Atrial flutter: The heartbeats in atrial flutter are more rhythmic and constant than the heartbeats in atrial fibrillation. Still, atrial flutter can come and go in sudden bursts. It can be life-threatening. This type of arrhythmia occurs most often in people with heart disease. It also often shows up in the first weeks after heart surgery.
Ventricular tachycardia: Ventricular tachycardia (VT) is an arrhythmia that begins in the ventricles of the heart. Most VT occurs in people who have had heart disease or heart-related problems, such as coronary artery disease or heart attack. VT is often caused by an electrical impulse traveling around a scarred part of the heart’s muscle. It can cause the ventricles to contract more than 200 times per minute. If left untreated, VT may increase your risk of developing more serious ventricular arrhythmias, such as ventricular fibrillation (VF).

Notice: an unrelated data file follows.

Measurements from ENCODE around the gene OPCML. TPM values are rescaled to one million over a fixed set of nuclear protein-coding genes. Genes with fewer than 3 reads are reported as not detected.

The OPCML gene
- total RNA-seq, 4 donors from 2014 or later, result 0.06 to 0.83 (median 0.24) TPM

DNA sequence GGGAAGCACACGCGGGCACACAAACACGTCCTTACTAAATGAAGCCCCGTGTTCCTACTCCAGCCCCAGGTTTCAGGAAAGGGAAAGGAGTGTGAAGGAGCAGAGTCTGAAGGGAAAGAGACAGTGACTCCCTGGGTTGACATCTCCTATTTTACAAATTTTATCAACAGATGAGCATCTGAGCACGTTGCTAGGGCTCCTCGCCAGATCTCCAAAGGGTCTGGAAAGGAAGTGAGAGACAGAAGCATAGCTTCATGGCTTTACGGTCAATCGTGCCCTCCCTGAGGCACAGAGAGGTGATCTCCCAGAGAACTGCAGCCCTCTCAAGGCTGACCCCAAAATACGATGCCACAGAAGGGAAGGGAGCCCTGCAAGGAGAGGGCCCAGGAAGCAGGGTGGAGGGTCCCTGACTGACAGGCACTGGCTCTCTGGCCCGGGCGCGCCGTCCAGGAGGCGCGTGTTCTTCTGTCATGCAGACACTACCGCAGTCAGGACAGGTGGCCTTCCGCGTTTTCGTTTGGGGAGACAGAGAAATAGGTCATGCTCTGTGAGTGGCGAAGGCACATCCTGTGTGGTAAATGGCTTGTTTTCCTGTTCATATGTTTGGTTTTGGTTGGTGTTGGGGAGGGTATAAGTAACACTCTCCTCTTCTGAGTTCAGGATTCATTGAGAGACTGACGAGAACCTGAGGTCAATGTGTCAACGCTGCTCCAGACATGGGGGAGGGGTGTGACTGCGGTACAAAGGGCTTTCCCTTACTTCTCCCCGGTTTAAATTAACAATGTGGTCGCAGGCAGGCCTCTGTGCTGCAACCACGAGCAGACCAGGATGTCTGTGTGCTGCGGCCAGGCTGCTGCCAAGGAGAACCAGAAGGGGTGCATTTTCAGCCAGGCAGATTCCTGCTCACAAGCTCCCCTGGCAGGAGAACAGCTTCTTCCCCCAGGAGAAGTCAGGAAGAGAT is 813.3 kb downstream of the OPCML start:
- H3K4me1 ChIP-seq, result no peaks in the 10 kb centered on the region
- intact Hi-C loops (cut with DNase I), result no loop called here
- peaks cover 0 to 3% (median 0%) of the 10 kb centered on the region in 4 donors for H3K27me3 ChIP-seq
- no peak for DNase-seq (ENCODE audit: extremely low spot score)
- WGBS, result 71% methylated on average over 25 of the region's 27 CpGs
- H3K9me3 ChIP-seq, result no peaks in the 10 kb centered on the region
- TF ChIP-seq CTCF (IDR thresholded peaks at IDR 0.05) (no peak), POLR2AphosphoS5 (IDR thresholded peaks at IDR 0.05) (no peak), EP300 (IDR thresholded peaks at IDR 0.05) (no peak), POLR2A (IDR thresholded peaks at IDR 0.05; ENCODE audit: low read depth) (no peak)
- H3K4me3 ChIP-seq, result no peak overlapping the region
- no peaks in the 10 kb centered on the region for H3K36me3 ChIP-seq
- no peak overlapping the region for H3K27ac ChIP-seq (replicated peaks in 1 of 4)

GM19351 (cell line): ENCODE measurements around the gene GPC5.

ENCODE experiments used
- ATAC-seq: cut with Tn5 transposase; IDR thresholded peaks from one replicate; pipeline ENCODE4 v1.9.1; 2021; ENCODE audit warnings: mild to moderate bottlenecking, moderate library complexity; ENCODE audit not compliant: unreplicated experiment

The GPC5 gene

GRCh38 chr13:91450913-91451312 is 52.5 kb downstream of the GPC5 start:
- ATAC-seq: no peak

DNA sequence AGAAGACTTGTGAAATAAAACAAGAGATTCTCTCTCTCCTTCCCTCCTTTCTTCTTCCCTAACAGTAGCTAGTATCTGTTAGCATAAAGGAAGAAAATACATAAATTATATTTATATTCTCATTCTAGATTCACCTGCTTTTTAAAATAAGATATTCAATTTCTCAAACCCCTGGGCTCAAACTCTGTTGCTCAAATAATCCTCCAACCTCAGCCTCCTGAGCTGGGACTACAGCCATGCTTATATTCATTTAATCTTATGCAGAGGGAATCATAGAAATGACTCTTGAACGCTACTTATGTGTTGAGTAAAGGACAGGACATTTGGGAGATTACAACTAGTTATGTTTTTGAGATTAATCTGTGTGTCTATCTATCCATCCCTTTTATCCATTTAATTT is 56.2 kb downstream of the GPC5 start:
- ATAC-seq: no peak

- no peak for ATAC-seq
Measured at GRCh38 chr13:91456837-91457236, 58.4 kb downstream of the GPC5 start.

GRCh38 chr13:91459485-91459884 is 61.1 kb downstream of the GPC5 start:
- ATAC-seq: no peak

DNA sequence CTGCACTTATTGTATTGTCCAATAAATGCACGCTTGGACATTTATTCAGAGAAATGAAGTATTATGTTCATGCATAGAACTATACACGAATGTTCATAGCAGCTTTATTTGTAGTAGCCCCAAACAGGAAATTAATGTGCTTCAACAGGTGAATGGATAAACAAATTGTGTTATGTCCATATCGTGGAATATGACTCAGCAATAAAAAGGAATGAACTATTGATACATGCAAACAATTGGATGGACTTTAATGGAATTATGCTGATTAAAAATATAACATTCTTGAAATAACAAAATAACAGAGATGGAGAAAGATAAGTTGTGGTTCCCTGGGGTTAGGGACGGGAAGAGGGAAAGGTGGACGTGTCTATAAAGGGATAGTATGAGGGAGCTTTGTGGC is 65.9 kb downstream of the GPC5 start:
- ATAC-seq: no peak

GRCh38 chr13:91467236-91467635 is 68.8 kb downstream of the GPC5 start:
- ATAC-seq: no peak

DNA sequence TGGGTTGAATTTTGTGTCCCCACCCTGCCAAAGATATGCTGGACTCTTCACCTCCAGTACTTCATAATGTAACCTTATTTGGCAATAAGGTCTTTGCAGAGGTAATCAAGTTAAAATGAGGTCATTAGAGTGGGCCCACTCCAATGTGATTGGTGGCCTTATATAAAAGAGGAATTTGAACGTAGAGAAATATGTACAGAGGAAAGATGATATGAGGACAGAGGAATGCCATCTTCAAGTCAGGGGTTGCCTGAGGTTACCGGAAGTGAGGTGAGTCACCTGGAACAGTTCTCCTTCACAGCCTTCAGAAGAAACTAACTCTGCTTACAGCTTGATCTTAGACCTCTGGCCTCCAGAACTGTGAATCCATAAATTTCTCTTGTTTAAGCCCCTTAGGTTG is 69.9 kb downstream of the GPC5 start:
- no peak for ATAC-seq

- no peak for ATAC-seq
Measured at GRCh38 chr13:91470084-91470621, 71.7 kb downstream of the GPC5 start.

Ventricular fibrillation: VF may have signs such as sudden, rapid, irregular, and chaotic heartbeats in the ventricle. These erratic electrical impulses, sometimes triggered by a heart attack, cause your heart’s ventricles to quiver (fibrillate). When you have this kind of arrhythmia, your ventricles can’t pump blood into your body, and your heart rate drops quickly. This makes your blood pressure fall and diminishes the blood supply to your body and organs. VF is the number one cause of sudden cardiac arrest.
Premature heartbeats may result in the feeling that your heart has skipped a beat. In reality, your normal heart rhythm has been interrupted by a too-soon beat, and you’re experiencing an extra beat between two normal heartbeats.
Outlook for arrhythmia
There are many types of heart arrhythmias. Most are harmless, and nearly everyone has an arrhythmia at one time or another. Frequently, they go unnoticed. It’s also normal to have an increased heart rate during exercise, when your heart is working hard to provide your tissues with oxygen-rich blood so you don’t fatigue too quickly. Athletes and people who are physically fit may have slow heart rates because their hearts work very efficiently and don’t require as many beats as others who exercise less often.
Some arrhythmias are not harmless, though. Your outlook depends on the type and severity of your arrhythmia. If you think you have an arrhythmia, you should see your doctor. Even the most serious arrhythmias can often be treated successfully. Most people with arrhythmia can live a normal life.